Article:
Openness to beauty leads soul to God, says Catholic thinker
.- The senses are the “road to God”, who speaks to us through beauty, said Bill Donaghy, who holds a master’s in systematic theology, at the recent Theology of the Body Congress held in Philadelphia.
God “is trying to break into our minds and hearts through beauty,” said Donaghy who, using the image of a leaf open to sunlight, said, “we need to be as receptive to God’s beauty as this leaf.”
Donaghy was addressing an audience on the role of beauty in the new evangelization at a conference about the more than 100 catecheses delivered by St. John Paul II on “Theology of the Body” early in his pontificate.
Part of John Paul II’s thought is his sacramental vision of creation, through which we can see God, Donaghy explained. The senses “are a road to God,” he said, imploring the audience, “don’t shrink from the gift of the senses.”
Quoting Fr. Robert Barron, Donaghy called beauty the “arrowhead of the new evangelization” because, although it is not an end in itself, it catches the heart and points it towards the true and the good, adding that it is “the point with which the evangelist pierces the minds and hearts of those he evangelizes.”
When asked what Catholics should do to bring beauty into everyday life, Donaghy called for “’lectio divina’ in the visual realm.”
“It means that you get good books. That your coffee table books are rich sacred art. That you give yourself opportunities to wander in the woods, that you read the book of creation more deliberately and you spend time before the 2,000 years of history of sacred art.”
“I think that our homes, our schools, our offices, should be places of beauty, too. There should be beautiful things all around us.”
All good works of art can lead us to God, Donaghy explained. “Create a treasure chest of sacred art, of photographs, of poems, of movie clips and songs,” he told the audience. “God is speaking to us through all of it.”
However, he warned that beauty can be abused. We must “reverence” it and not try to grasp it and bottle it for our own selfish desires.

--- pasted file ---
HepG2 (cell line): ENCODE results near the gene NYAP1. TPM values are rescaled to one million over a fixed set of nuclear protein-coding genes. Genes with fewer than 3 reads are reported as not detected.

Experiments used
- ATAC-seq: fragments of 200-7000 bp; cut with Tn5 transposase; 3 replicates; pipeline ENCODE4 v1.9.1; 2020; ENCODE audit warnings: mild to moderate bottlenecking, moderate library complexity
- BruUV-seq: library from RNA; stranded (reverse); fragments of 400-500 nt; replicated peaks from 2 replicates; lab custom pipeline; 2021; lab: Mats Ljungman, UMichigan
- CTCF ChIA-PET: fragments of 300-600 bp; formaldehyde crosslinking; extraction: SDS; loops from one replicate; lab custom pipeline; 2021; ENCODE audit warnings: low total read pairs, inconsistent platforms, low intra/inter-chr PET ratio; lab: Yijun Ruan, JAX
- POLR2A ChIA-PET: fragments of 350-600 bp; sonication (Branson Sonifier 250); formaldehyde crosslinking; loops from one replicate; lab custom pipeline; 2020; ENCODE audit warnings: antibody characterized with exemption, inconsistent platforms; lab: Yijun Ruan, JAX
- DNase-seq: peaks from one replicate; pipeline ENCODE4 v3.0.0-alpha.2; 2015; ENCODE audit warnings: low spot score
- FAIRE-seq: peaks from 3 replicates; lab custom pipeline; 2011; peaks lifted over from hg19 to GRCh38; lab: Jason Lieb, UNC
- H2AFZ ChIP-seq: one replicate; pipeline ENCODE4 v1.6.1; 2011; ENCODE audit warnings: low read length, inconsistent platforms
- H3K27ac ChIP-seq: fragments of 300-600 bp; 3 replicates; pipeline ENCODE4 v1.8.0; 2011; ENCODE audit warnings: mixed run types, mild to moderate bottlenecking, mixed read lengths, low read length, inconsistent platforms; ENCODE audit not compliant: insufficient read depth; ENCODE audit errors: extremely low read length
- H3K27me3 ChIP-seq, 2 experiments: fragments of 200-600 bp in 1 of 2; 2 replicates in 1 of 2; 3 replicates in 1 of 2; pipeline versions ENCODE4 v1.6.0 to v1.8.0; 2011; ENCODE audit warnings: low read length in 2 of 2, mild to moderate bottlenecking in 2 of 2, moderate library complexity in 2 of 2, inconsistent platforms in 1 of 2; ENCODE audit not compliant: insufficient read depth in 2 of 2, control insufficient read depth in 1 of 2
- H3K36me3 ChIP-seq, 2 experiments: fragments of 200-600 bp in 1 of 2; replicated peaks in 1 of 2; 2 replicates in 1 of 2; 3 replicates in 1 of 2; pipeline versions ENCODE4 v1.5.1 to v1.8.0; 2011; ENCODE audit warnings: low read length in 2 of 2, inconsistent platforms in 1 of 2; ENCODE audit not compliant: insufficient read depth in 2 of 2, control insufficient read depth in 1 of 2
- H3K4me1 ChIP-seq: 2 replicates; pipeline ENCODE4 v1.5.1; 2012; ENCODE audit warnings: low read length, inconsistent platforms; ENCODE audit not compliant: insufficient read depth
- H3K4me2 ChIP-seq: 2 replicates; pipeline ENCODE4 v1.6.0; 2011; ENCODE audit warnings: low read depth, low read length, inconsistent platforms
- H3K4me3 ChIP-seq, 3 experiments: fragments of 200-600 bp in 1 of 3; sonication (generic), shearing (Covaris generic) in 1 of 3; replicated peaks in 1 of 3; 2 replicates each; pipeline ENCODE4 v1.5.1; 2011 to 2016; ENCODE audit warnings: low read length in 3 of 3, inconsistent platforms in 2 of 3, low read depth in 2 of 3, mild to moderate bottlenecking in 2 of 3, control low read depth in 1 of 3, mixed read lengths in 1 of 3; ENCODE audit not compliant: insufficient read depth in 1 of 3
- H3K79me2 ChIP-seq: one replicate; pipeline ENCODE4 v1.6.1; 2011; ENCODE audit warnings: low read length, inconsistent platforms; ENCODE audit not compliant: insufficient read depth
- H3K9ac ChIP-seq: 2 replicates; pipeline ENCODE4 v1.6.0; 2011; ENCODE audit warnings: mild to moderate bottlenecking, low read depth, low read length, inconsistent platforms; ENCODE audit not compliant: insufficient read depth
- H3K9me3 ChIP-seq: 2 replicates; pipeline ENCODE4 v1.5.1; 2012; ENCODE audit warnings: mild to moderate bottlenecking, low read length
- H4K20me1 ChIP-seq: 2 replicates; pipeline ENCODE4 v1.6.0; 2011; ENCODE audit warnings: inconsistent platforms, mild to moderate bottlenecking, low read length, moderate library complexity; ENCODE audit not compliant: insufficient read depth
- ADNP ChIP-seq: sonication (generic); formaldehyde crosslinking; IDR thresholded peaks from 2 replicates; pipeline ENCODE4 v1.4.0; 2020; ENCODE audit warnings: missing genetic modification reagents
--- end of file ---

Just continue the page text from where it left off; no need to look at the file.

“Don’t try to bottle beauty. Don’t try to capture it. If you do, it stagnates,” he warned. He contrasted Mary and Eve, noting how Mary was open and receptive to God’s grace, but Eve tried to grasp God’s nature for her own selfish desires.
As Mary was, so must we be, he urged.
“Beauty can be a terrible thing. God and the devil are fighting, and the battlefield is the human heart,” he admitted.
But if we are open and receptive to God, we can see beauty as we were meant to see it, he added.
“We listen, we’re attuned to the transcendent, to God, and beauty leads us to God. Keep your head and your heart open to God, and beauty will lead you to God.”
Original article can be found here.
“Art is, to repeat, a matter not of what is done, but of how what is done is done. ” (Crispin Sartwell)
“Do your best when no one is looking. If you do that, then you can be successful in anything that you put your mind to.” (Bob Cousy)
“We have to do the best we can. This is our sacred human responsibility.” (Albert Einstein)
“Being gifted creates obligations, which means you owe the world your best effort at the work you love. You too are a natural resource.” (Barbara Sher)
Originally posted on Barnstorming:
For shame the sun will never show himself,
Who could not with his beams e’er melt me so;
My dripping locks—they would become an elf,
Who in a beaded coat does gayly go.
~Henry David Thoreau from “Summer Rain”
How beautiful is the rain!
After the dust and heat,
In the broad and fiery street,
In the narrow lane,
How beautiful is the rain!
How it clatters along the roofs,
Like the tramp of hoofs
How it gushes and struggles out
From the throat of the overflowing spout!
Across the window-pane
It pours and pours;
And swift and wide,
With a muddy tide,
Like a river down the gutter roars
The rain, the welcome rain!
~Henry Wadsworth Longfellow from…
View original 34 more words
To find out more about this instrument, you can go here.
Frédéric Eymeri, a painter who looks to paint those things hidden in the shadows.
He says: “Raising up something useful to the order of the spiritual is a noble task, a high calling, it is a celebration of that which is considered as having no worth. It is saying to tin: ‘you hold within you a degree of being which makes you the same material as gold!’ To paint a spoon, is to make it come alive in a way, to give to it another presence, to make us aware that it is something valuable, to rescue it from trivialization. To paint those objects hidden in the shadows, I believe, is also reaching out to the men and women who use them. Wanting to say to each person: ‘You are part of the beauty and life shining within all things.’”
Read the entire article here.
A blessed birthday to a wonderful and beautiful friend, Ellen. Everyone should have a friend like her, someone who brings beauty wherever she is, who creates beauty and opens your eyes to beauty. Someone who is also deeply beautiful inside. Her oil of Mary at the foot of the cross (below) is stunning and the fruit of great suffering in her own life. You can see more of her work here.
Happy birthday, Ellen. I thank God for the way you bring wonder and beauty into my life.